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The Santa Barbara City Council voted Tuesday afternoon to install six modern electric vehicle charging stations in three downtown parking structures for vehicles including the Nissan Leaf and Chevy Volt.
Coulomb Technologies will provide the city with six “ChargePoint” stations located in downtown parking lots Six and Seven and the Helena Avenue Lot. The program is part of a ChargePoint America program funded by the American Recovery and Reinvestment Act which will last until Dec. 31, 2013.
City Councilmember Cathy Murillo said adding charging capabilities for electric vehicles would benefit local residents and visitors alike.
“What we are hoping — because we are putting it in our downtown parking lot — it will serve local residents who have electric cars and also help out tourists,” Murillo said. “And you know we are a big tourism destination, so when we have people visiting from out of town, we want them to be able to charge up their electric cars here in Santa Barbara.”
According to Jim Dewey, Facilities & Energy Manager for the City of Santa Barbara, the city will provide three types of charging stations offering varying levels of energy and charging rates. At home, electric-car owners can charge their vehicles overnight for about a one dollar per gallon equivalent. Dewey said the council will determine the appropriate hourly fee, taking into account Coulomb’s 40 cent fee per session. According to Dewey, customers can obtain a ChargePoint card, pay by RFID-based Smart card or a standard credit card.
Coulomb Technologies has obtained a grant from the Dept. of Energy to install 4,600 charging units throughout the nation, according to Dewey. Solvang and Ventura have three and ten charging stations installed, respectively.
According to Dewey, the break-even hourly rate for Santa Barbara ChargePoint stations will be about $5 in addition to standard parking rates. Although the five dollar fee is far more expensive than Solvang’s current $1.25-$2 fee at similar charging stations, Dewey said the possibility to generate revenue will be more viable as the demand for these services increases.
“Electric vehicles are not going away,” Dewey said. “The demand for them will continue to increase, and we will probably be in this business in some form or another.”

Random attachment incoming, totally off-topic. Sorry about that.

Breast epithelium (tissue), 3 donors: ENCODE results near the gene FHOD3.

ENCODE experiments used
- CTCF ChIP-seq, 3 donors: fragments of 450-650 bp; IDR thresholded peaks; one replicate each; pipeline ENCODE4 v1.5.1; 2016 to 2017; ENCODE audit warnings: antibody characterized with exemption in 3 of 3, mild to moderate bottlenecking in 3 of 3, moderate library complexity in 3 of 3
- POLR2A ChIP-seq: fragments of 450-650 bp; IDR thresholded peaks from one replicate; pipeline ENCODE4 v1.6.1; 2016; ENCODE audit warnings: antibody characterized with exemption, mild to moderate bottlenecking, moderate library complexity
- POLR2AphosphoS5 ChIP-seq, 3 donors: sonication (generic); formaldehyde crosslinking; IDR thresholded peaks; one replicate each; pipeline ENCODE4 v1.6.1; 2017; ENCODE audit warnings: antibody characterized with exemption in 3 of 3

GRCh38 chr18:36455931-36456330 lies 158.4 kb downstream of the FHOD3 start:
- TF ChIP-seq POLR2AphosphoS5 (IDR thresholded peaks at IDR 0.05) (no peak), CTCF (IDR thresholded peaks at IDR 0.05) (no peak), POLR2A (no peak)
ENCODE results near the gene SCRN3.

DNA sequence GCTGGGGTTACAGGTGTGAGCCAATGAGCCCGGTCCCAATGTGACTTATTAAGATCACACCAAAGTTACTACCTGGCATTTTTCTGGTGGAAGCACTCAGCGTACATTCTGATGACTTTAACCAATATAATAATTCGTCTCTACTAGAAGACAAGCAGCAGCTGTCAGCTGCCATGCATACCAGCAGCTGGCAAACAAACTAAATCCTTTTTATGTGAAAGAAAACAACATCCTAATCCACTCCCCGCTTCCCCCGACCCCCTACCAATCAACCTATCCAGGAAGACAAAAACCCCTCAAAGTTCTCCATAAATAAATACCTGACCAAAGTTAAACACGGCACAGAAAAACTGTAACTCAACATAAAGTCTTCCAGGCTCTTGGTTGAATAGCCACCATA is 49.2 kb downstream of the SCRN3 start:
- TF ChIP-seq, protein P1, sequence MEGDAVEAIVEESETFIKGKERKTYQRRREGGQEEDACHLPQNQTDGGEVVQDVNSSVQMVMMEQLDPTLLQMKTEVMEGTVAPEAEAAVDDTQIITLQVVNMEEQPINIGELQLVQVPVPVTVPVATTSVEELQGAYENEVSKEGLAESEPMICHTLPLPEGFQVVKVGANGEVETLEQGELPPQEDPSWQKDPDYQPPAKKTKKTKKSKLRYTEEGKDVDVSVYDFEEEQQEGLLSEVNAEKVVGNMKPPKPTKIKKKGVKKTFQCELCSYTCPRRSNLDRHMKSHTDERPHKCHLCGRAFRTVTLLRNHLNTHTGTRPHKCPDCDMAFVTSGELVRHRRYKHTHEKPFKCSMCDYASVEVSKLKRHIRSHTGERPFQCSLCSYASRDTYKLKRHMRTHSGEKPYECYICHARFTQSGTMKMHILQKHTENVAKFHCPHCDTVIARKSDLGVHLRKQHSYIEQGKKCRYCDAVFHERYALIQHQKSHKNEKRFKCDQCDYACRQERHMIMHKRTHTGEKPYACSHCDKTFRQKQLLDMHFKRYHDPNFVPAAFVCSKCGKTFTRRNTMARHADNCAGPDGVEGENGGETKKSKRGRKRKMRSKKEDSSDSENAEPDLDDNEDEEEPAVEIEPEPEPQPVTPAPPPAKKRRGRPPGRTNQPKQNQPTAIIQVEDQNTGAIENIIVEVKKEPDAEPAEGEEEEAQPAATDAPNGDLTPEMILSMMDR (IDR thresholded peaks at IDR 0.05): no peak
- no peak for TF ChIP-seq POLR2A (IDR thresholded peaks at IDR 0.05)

Michael Chiacos, member of the the Community Environmental Council of Santa Barbara and lead author of CEC’s Transportation Energy Plan, said electricity-powered vehicles can be up to three times more efficient than a gasoline car, achieving an energy equivalent of 100 miles per gallon.
However, Chiacos said a high charging fee in Santa Barbara lots could drive many customers away.
“If we set the price at $5, [as opposed to the $1-2 in Solvang] we are not going to get very many wanting people to charge up here,” Chiacos said. “I think having a lower price and trying to get more people to adopt this technology would be beneficial.”
Schneider said she is excited to finally move forward with the initiative and hopes the additional charging stations can be installed in the future.
“I think it is going to be a great opportunity to provide for folks who want to come here and have an electric vehicle,” Schneider said. “It is a convenience for them to have something available in our downtown parking lots and we hope that can be a draw.”
Schneider said she supported the proposal, but agreed to monitor prices in other local cities over the next few months.
“I appreciate and understand the rationale behind the $5 [per-hour fee], but if it means no one shows up because they go to Goleta instead, then we have just lost the whole point,” Schneider said.